Chemistry is his major but materials science is his passion. Meet Portland State University student Joseph Thiebes.
He’s expected to graduate in December and go on to grad school, but last summer, he also completed a pretty cool research internship: assisting with lithium-sulfur battery materials chemistry research at NASA Glenn Research Center in Ohio.
Read on to learn more about Thiebes and his science interests.1. What is your field of science, and how did you find your way into that field and into science in general? Did you have a teacher, parent, mentor or other who inspired you?
I’m interested in materials science, which is an interdisciplinary field that I approached through chemistry. Materials science is concerned with the relationship between the atomic, molecular and nanoscale structure of materials and the properties that these structures confer. I’m especially interested in materials that are capable of energy conversion (like solar cells) and energy storage (like batteries and capacitors). The natural sciences have always been an interest of mine, as far back as I can remember. I was particularly encouraged by my grade-school mathematics instructor, Bente Winston, with whom I am still in contact. My interest has also been nurtured by two remarkable instructors at Portland Community College: Dr. Mike Mackel, who teaches chemistry, and Tammy Louie, who teaches calculus and other mathematics courses. I have also benefited greatly from the mentorship of my research adviser at Portland State University, Professor Raj Solanki in the Department of Physics.
2. You’re a student at Portland State University. What’s your major or area of study, and are you a graduate student or an undergraduate? What’s your expected graduation date? And where are you from originally, e.g. your hometown?
I’m a senior undergraduate, anticipating graduation in December with a bachelor of science in chemistry, with a minor in physics. I am in the process of applying for graduate schools and plan to pursue a Ph.D. in materials science. I’m originally from Missoula, Montana, which is a liberal arts college town in the Rocky Mountains. I left Missoula for a job in Portland in 1999, at 25 years old. That makes me a nontraditional student, getting my degree at 43 years old. As I’m now fond of telling friends my age: It’s never too late to follow your dreams.
3. In summer 2015, you were a research intern with NASA Glenn, assisting with lithium-sulfur battery materials chemistry research. What can you tell us about your work there; what did you learn while there; and what did you find fun, most interesting or most exciting about the research you were helping with?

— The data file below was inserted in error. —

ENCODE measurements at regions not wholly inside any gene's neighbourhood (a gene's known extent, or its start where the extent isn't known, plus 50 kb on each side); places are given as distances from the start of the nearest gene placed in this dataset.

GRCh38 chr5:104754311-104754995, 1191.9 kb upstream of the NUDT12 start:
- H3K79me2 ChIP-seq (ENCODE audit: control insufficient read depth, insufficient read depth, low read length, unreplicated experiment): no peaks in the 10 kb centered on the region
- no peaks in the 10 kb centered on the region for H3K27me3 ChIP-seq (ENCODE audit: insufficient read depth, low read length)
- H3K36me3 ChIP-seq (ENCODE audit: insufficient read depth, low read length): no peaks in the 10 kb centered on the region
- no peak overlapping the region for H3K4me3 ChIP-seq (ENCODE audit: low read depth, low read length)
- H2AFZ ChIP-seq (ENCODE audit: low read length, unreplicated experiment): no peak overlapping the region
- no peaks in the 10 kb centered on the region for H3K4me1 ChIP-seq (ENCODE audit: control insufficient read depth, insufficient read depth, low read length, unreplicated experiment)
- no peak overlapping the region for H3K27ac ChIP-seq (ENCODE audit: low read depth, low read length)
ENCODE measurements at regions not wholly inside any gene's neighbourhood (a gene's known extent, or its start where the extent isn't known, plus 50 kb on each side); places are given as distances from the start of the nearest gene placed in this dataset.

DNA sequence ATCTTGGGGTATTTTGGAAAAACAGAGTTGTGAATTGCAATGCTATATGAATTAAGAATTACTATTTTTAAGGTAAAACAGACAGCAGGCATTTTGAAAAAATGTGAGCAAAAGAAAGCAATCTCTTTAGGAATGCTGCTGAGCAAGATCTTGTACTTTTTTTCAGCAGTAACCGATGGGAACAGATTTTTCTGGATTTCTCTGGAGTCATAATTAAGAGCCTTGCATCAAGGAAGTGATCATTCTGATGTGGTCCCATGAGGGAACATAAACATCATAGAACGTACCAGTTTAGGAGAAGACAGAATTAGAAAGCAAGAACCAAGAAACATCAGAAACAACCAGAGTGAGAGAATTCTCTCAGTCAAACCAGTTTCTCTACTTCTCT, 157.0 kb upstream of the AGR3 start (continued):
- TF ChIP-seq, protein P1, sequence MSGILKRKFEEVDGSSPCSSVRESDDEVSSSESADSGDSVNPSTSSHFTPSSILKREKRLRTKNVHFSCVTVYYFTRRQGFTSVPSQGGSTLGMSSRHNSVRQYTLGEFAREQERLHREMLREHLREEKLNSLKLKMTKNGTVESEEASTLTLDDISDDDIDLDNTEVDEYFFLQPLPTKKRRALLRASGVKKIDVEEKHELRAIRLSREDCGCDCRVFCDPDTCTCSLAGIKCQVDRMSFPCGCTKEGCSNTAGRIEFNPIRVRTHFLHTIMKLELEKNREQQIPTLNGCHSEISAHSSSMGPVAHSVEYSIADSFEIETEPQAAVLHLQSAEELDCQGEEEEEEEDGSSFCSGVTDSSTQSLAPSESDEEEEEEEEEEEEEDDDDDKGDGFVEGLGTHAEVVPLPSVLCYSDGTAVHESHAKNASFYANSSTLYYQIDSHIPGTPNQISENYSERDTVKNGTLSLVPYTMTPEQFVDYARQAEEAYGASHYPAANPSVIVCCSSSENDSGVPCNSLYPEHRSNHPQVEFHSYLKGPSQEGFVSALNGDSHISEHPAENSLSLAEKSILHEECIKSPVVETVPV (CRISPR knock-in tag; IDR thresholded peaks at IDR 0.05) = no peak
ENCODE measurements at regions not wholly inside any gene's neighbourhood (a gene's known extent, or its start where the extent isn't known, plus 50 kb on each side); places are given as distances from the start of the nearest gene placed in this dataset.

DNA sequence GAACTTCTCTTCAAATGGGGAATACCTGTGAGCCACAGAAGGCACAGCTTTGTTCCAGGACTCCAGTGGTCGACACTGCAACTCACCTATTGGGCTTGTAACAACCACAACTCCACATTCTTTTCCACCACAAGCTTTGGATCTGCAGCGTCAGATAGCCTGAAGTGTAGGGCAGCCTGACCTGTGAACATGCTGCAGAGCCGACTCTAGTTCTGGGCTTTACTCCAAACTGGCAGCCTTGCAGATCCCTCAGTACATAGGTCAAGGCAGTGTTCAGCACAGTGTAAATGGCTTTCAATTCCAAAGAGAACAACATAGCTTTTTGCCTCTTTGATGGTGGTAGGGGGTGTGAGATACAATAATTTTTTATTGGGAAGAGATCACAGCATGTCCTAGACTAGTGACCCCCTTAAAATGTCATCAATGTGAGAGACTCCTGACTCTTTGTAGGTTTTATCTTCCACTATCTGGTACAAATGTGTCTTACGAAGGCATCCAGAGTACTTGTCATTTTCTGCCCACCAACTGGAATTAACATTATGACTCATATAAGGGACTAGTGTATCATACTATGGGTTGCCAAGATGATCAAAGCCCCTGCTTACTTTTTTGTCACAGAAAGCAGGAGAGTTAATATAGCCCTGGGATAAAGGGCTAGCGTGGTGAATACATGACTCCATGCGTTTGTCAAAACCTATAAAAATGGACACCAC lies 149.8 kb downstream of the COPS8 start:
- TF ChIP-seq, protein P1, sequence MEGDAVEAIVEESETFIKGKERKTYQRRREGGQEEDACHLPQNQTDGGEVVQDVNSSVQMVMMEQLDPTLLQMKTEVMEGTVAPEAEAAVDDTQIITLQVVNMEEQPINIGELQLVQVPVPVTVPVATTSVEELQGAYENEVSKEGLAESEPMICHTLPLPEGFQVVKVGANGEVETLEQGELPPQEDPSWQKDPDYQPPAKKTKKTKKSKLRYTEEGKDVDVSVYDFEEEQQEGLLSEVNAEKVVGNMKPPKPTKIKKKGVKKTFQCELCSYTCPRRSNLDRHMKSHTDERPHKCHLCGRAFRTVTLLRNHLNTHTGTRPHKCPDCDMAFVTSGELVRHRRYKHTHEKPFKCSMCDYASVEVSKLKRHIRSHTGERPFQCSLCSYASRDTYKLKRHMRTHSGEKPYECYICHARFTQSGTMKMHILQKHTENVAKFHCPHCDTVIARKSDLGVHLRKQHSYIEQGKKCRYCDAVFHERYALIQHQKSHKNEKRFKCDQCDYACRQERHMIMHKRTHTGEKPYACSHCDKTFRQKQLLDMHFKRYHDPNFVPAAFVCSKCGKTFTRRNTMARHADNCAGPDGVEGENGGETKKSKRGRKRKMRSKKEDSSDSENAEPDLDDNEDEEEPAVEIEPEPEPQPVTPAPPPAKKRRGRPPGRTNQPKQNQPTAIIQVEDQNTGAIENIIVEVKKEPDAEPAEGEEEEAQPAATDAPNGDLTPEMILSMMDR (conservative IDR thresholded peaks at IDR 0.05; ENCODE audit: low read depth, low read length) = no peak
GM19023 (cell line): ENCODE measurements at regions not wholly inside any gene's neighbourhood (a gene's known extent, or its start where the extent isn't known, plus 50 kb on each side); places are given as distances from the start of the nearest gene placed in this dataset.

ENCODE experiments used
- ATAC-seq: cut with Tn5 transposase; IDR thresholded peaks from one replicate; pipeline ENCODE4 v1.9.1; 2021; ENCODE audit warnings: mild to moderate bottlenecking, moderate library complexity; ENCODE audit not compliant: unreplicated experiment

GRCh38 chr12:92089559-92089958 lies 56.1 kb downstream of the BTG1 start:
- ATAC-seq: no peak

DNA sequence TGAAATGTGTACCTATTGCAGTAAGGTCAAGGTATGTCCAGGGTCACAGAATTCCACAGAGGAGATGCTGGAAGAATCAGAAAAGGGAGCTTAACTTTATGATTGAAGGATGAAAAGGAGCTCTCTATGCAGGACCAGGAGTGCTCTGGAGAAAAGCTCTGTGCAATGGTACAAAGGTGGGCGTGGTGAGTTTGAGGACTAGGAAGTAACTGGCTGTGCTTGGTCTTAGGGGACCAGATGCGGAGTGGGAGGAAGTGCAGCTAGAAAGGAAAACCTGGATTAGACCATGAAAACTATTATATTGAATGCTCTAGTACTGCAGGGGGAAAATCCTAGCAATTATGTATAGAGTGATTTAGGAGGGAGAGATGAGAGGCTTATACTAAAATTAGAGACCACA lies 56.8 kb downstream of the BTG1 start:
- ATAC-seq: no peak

My work at NASA Glenn Research Center in Cleveland was focused on experimentation with the composition of lithium-sulfur batteries, under the guidance of Dr. Dionne Hernandez-Lugo. These are a new kind of rechargeable battery, which have the possibility of holding much more electricity per gram of weight, but many challenges remain for their development as commercial products. In particular, sulfur is an insulator, so assembly of these cells includes mixing the sulfur with a conductive material like carbon. A major part of my work involved testing different ratios of sulfur to carbon, to determine an optimal mixture. Another challenge with this type of battery is that they form polysulfides, which can dissolve in the electrolyte during charging and discharging, and when that happens, you lose charge capacity over time. So I experimented with electrolyte composition as well, to determine whether this effect could be mitigated. I characterized the electrodes with scanning electron microscopy, energy dispersive X-ray spectroscopy, cyclic voltammetry, galvanic cycling, thermogravimentric analysis, and Raman spectroscopy. The internship also included educational opportunities, tours, and lectures by NASA scientists and engineers.4. Beyond the internship, what research topics are you regularly involved in? What research projects, R&D or applications are you working on currently? For example, if you’re working on a thesis or dissertation, what are you exploring?